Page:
Education a Hot Topic at Snowbird Conference
It seems so obvious that it hardly needs to be repeated: the future of computing research depends on a reliable pipeline of talented young researchers who share a passion for expanding the boundaries and advancing the frontiers of computation. As the organization that represents academic and industrial computing research in North America, CRA has a vital interest in ensuring the health of the research pipeline. In 2008, after consulting with many organizations, the CRA Board established the CRA Education Committee (CRA-E) and charged it with finding ways for CRA to take additional responsibility for the continued flow of quality researchers to the field.
In the summer of 2008, Andries van Dam from Brown University convened CRA-E —the Mark I committee as it has become known. Mark I was a panel of world-class computing researchers and educators who were asked to identify and recommend best practices for preparing undergraduates for research careers in computing. At an inaugural meeting at the 2008 Snowbird conference, the committee developed as its mission statement: “Our charter is to explore the issues of undergraduate education in computing and computational thinking for those who will do research in disciplines from the sciences to the humanities. As technology and teaching methodologies continue to evolve, how should programs in computer science, computational science, and information science co-evolve? Can we communicate a core set of ideas, principles, and methodologies that is domain-independent?”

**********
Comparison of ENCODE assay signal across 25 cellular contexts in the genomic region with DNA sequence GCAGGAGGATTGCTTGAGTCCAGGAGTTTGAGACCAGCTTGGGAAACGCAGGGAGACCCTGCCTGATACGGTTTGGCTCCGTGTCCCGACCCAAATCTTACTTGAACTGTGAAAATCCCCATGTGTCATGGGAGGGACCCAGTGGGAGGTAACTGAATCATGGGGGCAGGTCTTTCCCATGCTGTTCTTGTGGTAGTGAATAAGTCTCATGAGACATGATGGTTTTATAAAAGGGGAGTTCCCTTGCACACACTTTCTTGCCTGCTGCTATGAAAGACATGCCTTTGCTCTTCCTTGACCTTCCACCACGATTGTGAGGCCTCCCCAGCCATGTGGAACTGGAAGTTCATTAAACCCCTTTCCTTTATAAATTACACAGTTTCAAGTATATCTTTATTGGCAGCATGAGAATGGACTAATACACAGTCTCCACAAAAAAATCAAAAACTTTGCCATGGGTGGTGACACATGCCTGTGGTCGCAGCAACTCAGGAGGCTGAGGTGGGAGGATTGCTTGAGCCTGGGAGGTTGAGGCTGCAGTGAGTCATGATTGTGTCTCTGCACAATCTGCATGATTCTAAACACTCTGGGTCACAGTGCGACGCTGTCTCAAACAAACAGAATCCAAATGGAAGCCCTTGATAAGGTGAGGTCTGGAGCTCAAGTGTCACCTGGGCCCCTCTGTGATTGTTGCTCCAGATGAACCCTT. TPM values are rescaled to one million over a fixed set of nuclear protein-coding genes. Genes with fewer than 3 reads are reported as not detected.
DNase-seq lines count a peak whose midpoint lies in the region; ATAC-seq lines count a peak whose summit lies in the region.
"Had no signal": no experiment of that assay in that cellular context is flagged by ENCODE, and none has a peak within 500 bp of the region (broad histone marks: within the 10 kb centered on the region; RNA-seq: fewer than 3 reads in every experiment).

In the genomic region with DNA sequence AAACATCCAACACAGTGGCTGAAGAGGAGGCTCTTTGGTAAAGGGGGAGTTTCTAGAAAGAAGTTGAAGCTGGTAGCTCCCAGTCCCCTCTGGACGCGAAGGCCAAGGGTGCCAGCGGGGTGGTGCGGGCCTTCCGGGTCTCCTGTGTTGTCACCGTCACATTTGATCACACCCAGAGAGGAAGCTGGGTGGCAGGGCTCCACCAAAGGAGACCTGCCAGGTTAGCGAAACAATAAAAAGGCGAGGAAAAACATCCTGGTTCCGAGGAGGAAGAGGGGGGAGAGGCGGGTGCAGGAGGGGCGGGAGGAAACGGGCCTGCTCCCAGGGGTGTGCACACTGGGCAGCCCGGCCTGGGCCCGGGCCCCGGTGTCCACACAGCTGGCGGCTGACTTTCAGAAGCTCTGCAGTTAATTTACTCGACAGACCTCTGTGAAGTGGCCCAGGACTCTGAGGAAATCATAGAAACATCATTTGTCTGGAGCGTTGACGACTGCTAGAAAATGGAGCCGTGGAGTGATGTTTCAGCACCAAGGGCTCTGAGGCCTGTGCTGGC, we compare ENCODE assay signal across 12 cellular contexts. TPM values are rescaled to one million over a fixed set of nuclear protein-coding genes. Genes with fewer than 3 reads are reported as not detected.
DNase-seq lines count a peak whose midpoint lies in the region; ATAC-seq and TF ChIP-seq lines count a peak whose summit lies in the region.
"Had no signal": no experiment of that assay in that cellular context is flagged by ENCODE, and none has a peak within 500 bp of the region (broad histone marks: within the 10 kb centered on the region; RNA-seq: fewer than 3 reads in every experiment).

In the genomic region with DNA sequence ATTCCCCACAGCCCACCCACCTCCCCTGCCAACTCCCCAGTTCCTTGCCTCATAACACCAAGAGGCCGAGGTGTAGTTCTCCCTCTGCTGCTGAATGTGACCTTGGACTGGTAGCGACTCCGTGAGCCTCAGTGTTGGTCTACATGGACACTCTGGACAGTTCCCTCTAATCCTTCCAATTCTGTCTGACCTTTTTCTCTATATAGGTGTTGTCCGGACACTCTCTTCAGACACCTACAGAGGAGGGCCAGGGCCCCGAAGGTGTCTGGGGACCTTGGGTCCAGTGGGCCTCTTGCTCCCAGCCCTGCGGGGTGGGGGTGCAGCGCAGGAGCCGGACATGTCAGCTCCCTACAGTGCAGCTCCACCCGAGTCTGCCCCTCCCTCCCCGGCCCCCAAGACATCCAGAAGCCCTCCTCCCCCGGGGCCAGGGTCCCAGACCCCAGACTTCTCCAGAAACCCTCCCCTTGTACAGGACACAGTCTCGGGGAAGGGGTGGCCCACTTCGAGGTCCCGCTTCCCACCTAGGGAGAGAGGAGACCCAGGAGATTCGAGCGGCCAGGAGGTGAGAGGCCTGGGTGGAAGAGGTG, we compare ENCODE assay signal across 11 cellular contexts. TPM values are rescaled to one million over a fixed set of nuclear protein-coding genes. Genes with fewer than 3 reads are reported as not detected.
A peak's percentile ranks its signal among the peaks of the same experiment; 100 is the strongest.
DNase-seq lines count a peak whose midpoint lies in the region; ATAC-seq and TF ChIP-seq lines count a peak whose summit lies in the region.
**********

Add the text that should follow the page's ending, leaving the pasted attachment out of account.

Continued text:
The committee’s subsequent work produced a White Paper that was released at CRA’s Conference at Snowbird in July. The paper documents best practices and provides six recommendations for institutional structures, principles, and mechanisms to support undergraduates in acquiring the skills needed for computationally oriented research in all fields.
The recommendations are arranged into three thematic groups:
- foundational computational thinking courses, including contextualized versions that address current student interests;
- approaches that combine a leaner-than-traditional “common core” with greater breadth and flexibility in specialization through various kinds of tracks and through integrated joint majors; and
- identification of cognitive, mastery, and research skills, including design under constraints, that should pervade the entire curriculum.
The 100+ page White Paper contains a wealth of resources, including copious references and exemplar courses and curricula to provide tools for implementing the recommendations. A summary of their findings and recommendations appears elsewhere in this issue of Computing Research News. The full report is available here.
As the CRA-E Mark I committee was completing its work, the CRA Board looked to establish ongoing programs and projects and to seek the broadest possible engagement from CRA members in tracking, influencing, and aiding the educational programs that feed the research pipeline—thus the creation of CRA-E Mark II under the leadership of Rich DeMillo. Their inaugural report, pointing towards ongoing and future activities, also appears in this issue of CRN.